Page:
Josh Gad, 38, Los Angeles
Actor, producer, and writer
1. A Dog’s Journey comes out in May. What’s in store for Bailey in this sequel to A Dog’s Purpose?
Spoiler alert: Bailey lives to see another day. Even though we think some journeys are fully complete, there’s still more to learn. And that is very much the foundation for this story.
2.When you’re creating animated characters like Bailey, and Olaf in Frozen and Frozen 2, how do you find their voices?
With Olaf, it all started with a couple of words, which were naïve, youthful, childlike. And that was the catalyst for discovering the childlike wonderment that embodies the sweet sensibility Olaf takes on every adventure that he goes on. With Bailey it was different ... he’s kind of brand-new to the world, but there’s a deeper breadth to his knowledge because he’s lived so many times.
3. How is the acting process different for you, voicing a character versus playing one in a live-action film?
When you’re doing voice acting, you are telling an entire story with one asset -- and that’s your voice. Conveying complex emotions in your voice is much harder than it is to achieve when you have your full body.
4. You’ve been very public about your anxiety. How and when did it start?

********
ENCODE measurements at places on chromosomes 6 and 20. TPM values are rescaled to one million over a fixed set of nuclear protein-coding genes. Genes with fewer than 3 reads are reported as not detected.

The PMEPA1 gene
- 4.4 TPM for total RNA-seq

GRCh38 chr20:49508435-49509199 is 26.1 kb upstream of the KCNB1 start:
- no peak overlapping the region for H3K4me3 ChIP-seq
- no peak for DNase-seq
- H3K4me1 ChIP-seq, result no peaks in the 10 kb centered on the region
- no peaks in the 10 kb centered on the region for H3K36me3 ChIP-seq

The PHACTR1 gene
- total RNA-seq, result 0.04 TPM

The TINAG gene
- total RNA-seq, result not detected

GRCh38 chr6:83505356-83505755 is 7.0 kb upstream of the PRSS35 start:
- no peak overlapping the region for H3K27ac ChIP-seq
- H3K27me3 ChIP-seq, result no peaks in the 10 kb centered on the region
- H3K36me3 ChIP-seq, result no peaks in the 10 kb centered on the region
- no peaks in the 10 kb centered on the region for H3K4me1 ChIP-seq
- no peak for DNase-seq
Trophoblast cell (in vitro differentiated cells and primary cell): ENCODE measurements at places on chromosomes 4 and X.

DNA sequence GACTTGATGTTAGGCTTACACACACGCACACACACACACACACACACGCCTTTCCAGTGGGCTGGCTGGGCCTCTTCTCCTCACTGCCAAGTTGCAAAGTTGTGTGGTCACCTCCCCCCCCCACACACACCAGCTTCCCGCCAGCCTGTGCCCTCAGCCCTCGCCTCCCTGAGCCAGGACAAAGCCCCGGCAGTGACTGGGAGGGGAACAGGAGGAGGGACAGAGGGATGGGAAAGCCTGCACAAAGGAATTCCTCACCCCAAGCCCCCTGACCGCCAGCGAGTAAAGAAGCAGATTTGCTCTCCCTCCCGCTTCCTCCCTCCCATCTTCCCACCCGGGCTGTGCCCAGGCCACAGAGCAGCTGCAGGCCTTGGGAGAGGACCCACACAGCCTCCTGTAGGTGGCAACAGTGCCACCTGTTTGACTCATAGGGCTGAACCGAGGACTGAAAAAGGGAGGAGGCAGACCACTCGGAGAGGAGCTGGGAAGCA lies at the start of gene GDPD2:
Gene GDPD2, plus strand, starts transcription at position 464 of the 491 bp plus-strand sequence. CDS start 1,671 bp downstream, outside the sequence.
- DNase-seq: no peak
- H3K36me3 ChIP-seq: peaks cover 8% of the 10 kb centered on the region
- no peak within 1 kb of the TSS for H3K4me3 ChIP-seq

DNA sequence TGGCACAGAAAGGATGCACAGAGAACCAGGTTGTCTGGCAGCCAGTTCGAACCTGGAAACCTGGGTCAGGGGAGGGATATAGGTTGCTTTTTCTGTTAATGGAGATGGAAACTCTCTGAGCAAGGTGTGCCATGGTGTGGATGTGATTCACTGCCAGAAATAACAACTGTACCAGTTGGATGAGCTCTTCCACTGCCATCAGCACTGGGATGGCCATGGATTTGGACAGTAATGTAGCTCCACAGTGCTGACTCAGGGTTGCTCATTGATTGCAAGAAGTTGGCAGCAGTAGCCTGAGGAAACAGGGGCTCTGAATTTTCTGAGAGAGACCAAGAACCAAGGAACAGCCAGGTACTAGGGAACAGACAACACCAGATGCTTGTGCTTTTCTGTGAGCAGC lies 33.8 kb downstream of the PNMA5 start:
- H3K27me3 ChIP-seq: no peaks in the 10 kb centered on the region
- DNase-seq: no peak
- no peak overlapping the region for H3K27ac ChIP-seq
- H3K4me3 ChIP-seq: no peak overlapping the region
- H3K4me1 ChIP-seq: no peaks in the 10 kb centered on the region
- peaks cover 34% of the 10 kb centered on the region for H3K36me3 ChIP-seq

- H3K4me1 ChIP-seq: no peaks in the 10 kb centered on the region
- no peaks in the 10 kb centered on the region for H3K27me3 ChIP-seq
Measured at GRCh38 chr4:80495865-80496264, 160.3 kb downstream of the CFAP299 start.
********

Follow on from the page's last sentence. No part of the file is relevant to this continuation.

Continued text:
I was a junior going into my senior year of college. It occurred to me that in one year’s time, I was going to be completely independent for the first time in my life. I suddenly felt like I couldn’t breathe. I felt like the world was closing in on me. I finally went to see a therapist and talked about what I was feeling. And that was the first time I heard the word “anxiety.”
5. What have you done to manage your anxiety?
Therapy was the key in that it afforded me the opportunity to really talk through all those issues I was dealing with.
6. What is your personal health philosophy?
It’s everything in moderation and trying day to day to make the healthiest possible choices I can.
7. What’s the best health advice anyone has given you?
The best advice I’ve ever gotten wasn’t actually advice. It was watching my 96-year-old grandfather and learning from him. Both my grandparents on my mother’s side were Holocaust survivors, and they were put through enormous tests in their youth. They miraculously overcame that and survived, and they both lived for a very long time. I think the key to their longevity was understanding the term “moderation” and that every day of life is a gift.
8. How has being a father to your daughters, Ava and Isabella, changed you?
I was very egocentric until I had my kids. I always worried about myself. And the second that these two little bundles arrived, it suddenly became all about them.
9. How has parenthood changed the way you care for your own health?
I was never really a gym person prior to having my kids, but a healthy lifestyle is something that I am so profoundly aware of now as my responsibility to my children. It’s not about me. It’s about the fact that I need to be around as long as I possibly can for them.
10. What disease would you most like to see eradicated in your lifetime?
Cancer, without a doubt. When we can put a man on the moon and we can send a robot to Mars, I think it’s within our grasp to conquer this.
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